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The United Nations’ Food and Agriculture Organisation has warned the price of tea will "jump to a record high" following droughts in India, Kenya and Sri Lanka, which have hit production hard.

According to the Financial Times, the loss of yield will exacerbate a 2008 deficit which saw demand at 3.85m tonnes, while production trailed at 3.78m tonnes.

The biggest threat to Brit builders' pockets comes from the biggest exporter Sri Lanka, where output will fall to an estimated seven-year low. The effects of the drought are compounded by producers "cutting the use of expensive fertiliser".

In Kenya, meanwhile, a delayed “long rains” season - which normally begins in March and runs to May - has provoked a 15 per cent rise in prices since December. Tea at the weekly auctions in Mombasa now goes for $3.40 a kilogram, amid a Tea Board of Kenya forecast that the country's 2009 production would fall five per cent over 2008.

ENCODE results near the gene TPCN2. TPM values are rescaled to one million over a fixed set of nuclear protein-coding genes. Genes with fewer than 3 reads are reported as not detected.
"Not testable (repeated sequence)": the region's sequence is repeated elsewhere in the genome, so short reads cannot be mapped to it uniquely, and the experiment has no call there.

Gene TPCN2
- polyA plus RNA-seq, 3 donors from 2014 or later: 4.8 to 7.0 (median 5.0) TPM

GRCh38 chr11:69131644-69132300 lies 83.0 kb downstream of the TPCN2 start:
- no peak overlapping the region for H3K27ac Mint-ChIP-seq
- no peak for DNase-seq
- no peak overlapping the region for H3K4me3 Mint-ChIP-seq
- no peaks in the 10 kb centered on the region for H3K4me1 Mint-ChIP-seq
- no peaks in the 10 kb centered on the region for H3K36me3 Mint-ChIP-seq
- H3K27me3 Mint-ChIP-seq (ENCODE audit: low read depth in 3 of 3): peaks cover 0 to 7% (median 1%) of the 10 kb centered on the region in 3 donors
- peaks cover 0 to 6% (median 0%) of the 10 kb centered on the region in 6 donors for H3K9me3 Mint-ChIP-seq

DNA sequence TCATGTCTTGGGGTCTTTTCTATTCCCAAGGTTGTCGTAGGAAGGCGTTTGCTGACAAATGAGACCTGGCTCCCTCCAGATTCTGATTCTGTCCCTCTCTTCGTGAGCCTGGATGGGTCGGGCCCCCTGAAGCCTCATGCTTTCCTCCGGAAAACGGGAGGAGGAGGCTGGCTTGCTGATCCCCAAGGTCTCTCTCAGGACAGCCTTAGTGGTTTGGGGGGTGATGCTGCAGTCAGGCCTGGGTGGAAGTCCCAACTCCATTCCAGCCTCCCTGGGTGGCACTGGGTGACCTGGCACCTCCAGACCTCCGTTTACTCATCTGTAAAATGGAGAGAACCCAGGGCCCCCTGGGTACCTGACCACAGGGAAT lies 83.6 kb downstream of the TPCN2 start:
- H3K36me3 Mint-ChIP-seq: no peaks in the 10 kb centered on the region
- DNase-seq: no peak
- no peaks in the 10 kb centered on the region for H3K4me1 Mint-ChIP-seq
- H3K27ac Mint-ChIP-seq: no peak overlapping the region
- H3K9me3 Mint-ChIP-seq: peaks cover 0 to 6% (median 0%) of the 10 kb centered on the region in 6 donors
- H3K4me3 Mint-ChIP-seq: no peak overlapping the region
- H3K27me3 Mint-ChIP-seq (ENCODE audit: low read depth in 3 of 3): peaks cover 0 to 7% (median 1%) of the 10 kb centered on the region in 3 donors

The latest Kenyan price hike follows last year's rise to $3.10 a kilogram, "almost 11 per cent higher than in 2007", and representing "the highest annual average since at least 1993".

To complete the gloomy picture, the Financial Times notes that Indian production crashed by around 35 per cent in the first quarter of 2009, compared with Q1 2008. Droughts in Karnataka, Kerala and Tamil Nadu are to blame, the paper concludes. ®

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